I work with a very special lady. Kelly is her name. She heads up a group called Compassion In Action that helps the homeless. I want to help her. I hope that you will read on.
Kelly was telling me about her group. Every year, in November, they meet up with the homeless people, mostly men, and give them things that will help them to get through the coming winter in Denver. It's one-on-one. She and her group personally hand them whatever they've been able to collect throughout the year.
Many of the stories that she told me would break your heart: the man who explained how good it felt to have a new, clearn pair of socks to put on his feet, especially since his shoes were full of holes; or how grateful a man was to receive a belt because his donated pair of pants were too big and now he had something to hold them up.
I know. It's easy to stay that a lot of these people brought this on themselves. They may be alcoholics or drug addicts. But, you know, they are all human no matter what their story may be. It's just possible, too, that they encountered bad luck, perhaps lost their job and had no one to help them and nowhere to turn. Does it really matter? These people, PEOPLE, are in need of the basics.
Compassion in Action collects anything they can. Often they spend their own money and buy things like backpacks so that these people don't need to take a shopping cart to carry their belongings. Last year, very sadly, they did not have enough to give everyone something and had to turn some away.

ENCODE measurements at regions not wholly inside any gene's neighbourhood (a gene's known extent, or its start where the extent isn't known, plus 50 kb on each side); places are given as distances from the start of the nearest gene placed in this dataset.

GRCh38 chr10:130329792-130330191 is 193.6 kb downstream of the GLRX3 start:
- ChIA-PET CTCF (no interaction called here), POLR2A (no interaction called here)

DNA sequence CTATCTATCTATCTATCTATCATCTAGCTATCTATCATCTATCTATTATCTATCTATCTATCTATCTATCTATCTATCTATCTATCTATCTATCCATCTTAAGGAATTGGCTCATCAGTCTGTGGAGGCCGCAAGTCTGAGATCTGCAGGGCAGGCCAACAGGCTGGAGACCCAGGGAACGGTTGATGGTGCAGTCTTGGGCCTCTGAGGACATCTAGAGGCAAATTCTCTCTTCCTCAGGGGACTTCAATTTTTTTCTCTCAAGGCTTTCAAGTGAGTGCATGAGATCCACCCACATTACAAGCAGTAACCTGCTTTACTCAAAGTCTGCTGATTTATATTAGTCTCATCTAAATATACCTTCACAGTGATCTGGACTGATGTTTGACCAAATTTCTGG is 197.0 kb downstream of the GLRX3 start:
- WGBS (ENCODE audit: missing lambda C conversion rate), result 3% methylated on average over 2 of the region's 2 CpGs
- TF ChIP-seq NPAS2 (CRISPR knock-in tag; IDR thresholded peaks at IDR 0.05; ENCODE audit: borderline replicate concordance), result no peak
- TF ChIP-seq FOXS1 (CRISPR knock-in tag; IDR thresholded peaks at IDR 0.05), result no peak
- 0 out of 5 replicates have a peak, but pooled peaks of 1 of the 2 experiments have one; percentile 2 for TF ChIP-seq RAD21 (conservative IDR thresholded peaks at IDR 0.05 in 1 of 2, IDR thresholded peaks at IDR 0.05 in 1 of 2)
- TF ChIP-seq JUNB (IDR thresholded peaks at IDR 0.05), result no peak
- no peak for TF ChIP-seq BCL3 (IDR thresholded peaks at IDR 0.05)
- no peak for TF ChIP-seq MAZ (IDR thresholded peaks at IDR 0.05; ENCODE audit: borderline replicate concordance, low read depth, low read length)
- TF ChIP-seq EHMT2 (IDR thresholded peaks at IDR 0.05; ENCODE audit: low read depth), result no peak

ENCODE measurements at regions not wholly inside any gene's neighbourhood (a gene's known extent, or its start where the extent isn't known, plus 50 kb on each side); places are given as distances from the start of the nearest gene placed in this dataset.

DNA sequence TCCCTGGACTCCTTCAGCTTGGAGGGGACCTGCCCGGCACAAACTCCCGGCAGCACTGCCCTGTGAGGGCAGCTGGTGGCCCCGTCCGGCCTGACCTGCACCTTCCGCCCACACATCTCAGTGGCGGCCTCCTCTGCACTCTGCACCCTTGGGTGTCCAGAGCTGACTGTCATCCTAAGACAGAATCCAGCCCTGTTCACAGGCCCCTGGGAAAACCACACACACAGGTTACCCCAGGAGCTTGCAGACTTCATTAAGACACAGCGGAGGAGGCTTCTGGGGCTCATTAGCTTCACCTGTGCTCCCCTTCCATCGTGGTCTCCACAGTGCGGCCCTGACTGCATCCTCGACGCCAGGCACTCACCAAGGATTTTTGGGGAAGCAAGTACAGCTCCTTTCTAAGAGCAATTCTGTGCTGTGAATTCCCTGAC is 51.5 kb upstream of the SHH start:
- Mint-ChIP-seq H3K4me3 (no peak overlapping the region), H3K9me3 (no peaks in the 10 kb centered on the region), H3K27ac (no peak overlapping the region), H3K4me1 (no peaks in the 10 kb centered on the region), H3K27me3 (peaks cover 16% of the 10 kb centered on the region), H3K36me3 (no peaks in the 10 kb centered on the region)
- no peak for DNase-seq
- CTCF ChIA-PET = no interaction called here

I look around here and see how much I have. The yarn I've collected, alone, would keep several people warm with mittens, hats and scarves. I plan to knit as much as I can. I, we, could use some help. If you've got some extra yarn in your stash, why not knit a hat, or whatever? It won't take long. Maybe two? It would be great if you put a little tag on whatever you knit saying something like "Mary knit this for you". It'll give them a name to go with the knitting, a human connection.
If you're nearby, I'll pick up whatever you have to share. For knitting, you can also drop it off at A Knitted Peace in Littleton. They've agreed to take donations. If you live farther away and you don't mind putting something in the mail, email me and I'll send you my mailing address, with my thanks.
Most of the homeless are men. There are a few women, and thankfully, rarely only a child. Don't worry about whether your yarn is machine washable. If it will keep someone warm, that's all that matters.
All this being said, if you feel like helping, but want to help in your own area, why not? It's amazing how good it feels to give back. How would you feel if you were the one in need?
Thank you for reading.
By the way, I jokingly say that I'm "knitting for the CIA"!!